Is the world about to fall victim to a currency war?
When Shinzo Abe became Japanese prime minister on Boxing Day last year, he promised to deliver change. Very shortly, he announced a 10.3 trillion yen (US$116 billion, or 2.2 per cent of GDP) stimulus package to end deflation, and pressured the Bank of Japan to adopt a 2-per cent inflation target. As a result, the Nikkei stock market index jumped 28.3 per cent from mid-November to current levels, and the yen weakened by 20.1 per cent from 75.7 to the dollar to 90.9, its lowest level in over two years.Such action has already provoked rumours about another currency war, invoked by Russian, German and South Korean officials.
Are we moving from a trade war to a currency war?
Firstly, the global imbalance is already ameliorating, with the Japanese current account surplus declining sharply due to rising oil import costs.
Second, every reserve currency central bank (the European Central Bank, the US Fed, the Bank of England and Bank of Japan) claim that they only target inflation, rather than target exchange rates. In other words, currency rates are a consequence of the monetary policy, not a target of it. And we all know that if everyone devalues at the same time, there is no advantage for any single country. Since the world moved off the gold standard in 1971, everyone is aware that competitive devaluation ends up with no winners.
To be fair, the Japanese economy has been in retreat since the bubble burst in 1990. The government has tried almost every tool in the book, and their fiscal prime-pumping has pushed gross debt to over 230 per cent of GDP, even as the population has aged very fast.
The good news is that unlike the European deficit countries, Japan is a net lender to the rest of the world to the tune of $3.45 trillion. So, a weaker yen could reflate the economy if exports are stimulated, and will also increase the yen value of Japan's net foreign exchange assets. Since Japanese exports comprise a lot of imports, especially oil and gas, it is not clear how much the tradeable sector will improve. Nevertheless, tourists will flood to Japan to take advantage of high-quality food and services, so the non-tradeable services might revive with better employment.
The real question in terms of spillover is less in the trade account but rather in the capital account. A devaluation of the yen from around 77 to 90 is an invitation for the revival of the yen carry trade, which was exactly what made the speculation in currency and stock market trade in the rest of Asia, financed by borrowing a devaluing yen during the Asian financial crisis, so profitable in 1997-98. So far, the markets in Southeast Asia are all hitting near-record highs, but it is not clear how much of this is due to the carry trade or simply the broader effects of the third round of quantitative easing (QE3) and the improvement in US stock markets.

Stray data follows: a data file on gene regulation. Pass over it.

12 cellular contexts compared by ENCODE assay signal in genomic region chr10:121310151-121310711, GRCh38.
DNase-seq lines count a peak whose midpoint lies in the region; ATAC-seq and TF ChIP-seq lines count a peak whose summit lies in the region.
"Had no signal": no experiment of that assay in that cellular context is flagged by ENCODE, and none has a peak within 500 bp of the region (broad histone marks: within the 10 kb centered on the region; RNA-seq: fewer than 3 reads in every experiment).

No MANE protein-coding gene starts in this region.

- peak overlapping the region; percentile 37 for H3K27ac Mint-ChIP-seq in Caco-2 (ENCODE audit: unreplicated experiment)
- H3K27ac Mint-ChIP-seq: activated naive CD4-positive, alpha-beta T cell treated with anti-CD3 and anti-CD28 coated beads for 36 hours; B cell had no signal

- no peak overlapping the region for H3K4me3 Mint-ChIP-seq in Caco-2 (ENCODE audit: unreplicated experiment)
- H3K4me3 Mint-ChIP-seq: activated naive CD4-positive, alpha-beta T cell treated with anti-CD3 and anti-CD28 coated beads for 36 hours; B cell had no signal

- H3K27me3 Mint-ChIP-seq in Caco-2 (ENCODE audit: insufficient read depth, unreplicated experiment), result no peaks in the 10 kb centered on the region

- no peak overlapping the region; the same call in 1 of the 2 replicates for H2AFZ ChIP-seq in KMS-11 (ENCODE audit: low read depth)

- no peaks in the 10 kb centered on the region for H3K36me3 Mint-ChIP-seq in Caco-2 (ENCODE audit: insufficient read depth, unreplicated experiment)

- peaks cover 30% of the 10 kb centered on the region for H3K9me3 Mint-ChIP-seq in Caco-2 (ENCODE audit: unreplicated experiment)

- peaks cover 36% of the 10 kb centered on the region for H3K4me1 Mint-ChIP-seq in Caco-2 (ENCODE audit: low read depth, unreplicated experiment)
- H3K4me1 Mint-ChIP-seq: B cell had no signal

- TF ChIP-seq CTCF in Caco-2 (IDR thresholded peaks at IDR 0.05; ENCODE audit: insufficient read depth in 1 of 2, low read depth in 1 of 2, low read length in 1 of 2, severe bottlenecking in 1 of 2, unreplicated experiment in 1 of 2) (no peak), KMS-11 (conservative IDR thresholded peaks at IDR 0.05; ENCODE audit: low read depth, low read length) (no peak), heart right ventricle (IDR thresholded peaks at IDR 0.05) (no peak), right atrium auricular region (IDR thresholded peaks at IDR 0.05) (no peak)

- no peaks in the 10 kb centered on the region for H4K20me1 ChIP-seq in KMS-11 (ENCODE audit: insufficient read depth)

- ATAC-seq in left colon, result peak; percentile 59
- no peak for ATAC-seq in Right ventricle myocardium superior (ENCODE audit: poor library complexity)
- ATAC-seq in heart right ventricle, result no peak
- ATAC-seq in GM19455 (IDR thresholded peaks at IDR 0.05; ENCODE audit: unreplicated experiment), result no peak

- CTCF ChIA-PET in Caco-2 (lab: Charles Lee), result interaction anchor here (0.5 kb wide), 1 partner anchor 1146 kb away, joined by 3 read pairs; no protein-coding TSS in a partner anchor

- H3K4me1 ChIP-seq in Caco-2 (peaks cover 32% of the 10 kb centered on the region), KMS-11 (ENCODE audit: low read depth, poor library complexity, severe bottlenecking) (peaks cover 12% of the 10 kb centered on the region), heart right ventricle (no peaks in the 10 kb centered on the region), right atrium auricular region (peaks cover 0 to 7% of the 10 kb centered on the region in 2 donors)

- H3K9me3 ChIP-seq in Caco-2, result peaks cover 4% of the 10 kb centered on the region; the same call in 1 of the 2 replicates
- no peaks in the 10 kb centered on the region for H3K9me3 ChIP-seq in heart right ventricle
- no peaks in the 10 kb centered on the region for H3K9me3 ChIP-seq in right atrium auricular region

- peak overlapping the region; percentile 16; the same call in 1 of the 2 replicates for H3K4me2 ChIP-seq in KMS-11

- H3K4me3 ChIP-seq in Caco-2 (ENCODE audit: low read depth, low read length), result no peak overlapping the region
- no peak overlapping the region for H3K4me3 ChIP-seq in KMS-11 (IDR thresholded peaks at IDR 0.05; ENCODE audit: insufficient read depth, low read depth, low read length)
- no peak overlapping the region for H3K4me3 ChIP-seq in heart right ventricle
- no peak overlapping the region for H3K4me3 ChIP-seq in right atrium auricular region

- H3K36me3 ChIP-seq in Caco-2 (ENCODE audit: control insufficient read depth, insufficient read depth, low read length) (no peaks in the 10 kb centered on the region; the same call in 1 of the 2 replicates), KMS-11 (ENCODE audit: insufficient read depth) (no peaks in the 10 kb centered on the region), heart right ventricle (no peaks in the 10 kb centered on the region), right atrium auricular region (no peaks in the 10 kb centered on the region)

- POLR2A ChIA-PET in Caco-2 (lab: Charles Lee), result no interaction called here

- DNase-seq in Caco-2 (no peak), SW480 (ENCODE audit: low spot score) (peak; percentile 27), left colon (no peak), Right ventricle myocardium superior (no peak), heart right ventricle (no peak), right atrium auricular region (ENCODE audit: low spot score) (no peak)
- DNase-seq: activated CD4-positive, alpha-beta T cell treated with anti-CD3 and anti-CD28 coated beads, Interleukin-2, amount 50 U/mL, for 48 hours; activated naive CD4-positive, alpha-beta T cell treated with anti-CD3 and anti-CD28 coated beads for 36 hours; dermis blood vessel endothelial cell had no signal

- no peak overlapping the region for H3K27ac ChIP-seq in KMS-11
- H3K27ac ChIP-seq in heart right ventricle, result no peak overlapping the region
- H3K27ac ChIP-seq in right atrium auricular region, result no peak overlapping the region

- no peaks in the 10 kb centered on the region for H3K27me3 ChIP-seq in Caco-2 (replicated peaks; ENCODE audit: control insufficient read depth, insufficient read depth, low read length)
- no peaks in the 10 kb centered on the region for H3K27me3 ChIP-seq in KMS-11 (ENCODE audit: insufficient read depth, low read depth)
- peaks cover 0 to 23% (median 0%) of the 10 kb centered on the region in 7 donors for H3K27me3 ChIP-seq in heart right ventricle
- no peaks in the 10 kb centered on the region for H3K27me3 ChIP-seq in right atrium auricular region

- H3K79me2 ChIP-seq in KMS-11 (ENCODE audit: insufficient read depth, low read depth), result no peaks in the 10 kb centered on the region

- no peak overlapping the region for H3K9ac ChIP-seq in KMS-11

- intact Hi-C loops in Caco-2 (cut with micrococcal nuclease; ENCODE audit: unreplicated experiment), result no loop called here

The real questions are, what is the instrument that the Bank of Japan can use to control the level of the yen and what happens if the inflation target is really achieved, for Japan as well as the rest of the world?
Central banks have three instruments for controlling the exchange rate - the price tool, the quantitative tool and moral persuasion. The market knows that the Bank of Japan cannot use the interest rate tool, because higher interest rates would hurt all borrowers, especially the huge government debt burden.
This means that guiding the exchange rate in any direction would require central bank intervention in the foreign exchange market. The Bank of Japan has intervened in the last few years to resist the yen appreciating too much by buying dollars. So to prevent the yen depreciating too fast, the reverse operation would have to occur. The question is how much is required to do this to keep the yen rate stable. Intervention is credible when the leading central banks work together to intervene, as happened in July 1998.
There are clearly several psychological barriers. The first is 100 yen to the dollar. As all foreign-exchange traders know, once a price breaks a psychological barrier, there is likely to be an overshoot with market momentum pushing the price to another barrier, in this case 110 or 120. It took four years to move from 136 to the dollar in April 1991, to 185 in April 1995, where it stayed for four months before it began to depreciate again, taking two years to depreciate to 147 in July 1998, before intervention took it again towards upward revaluation.
Between July 1998 and January 2002, the currency fluctuated in a wide range from 100 to 133, but after the Lehman failure in September 2008, the yen was seen as a haven currency and steadily appreciated to a record level of 76 by December 2011, despite periodic intervention.
The triple trick that Abe has to pull off is not just in monetary and fiscal policy, but in real structural reforms. The structural problem is that the strong export sector that has kept the economy afloat in spite of an inefficient non-tradeable sector is beginning to sag under the combination of strong currency and allowing competitors in the auto and electronics sectors to eat into Japanese market share. On top of this, the ageing population is also affecting overall productivity, with the population declining by 200,000 in 2011 and 2012 respectively. If growth revives, with some inflation, to 2 per cent, without having to raise interest rates, the inflation eats away the debt overhang, and the trick is pulled off.
Critics of Abe's initiatives claim that it has all been tried before, with little record of success. There is little doubt that a weak Japanese economy cannot be good for both the Asian and the global economy. The coming months will be a test of nerves. If the yen goes beyond 120, then some really tough decisions will have to be made whether competitive devaluations will begin.
Watch that line.
Andrew Sheng is president of the Fung Global Institute (www.fungglobalinstitute.org).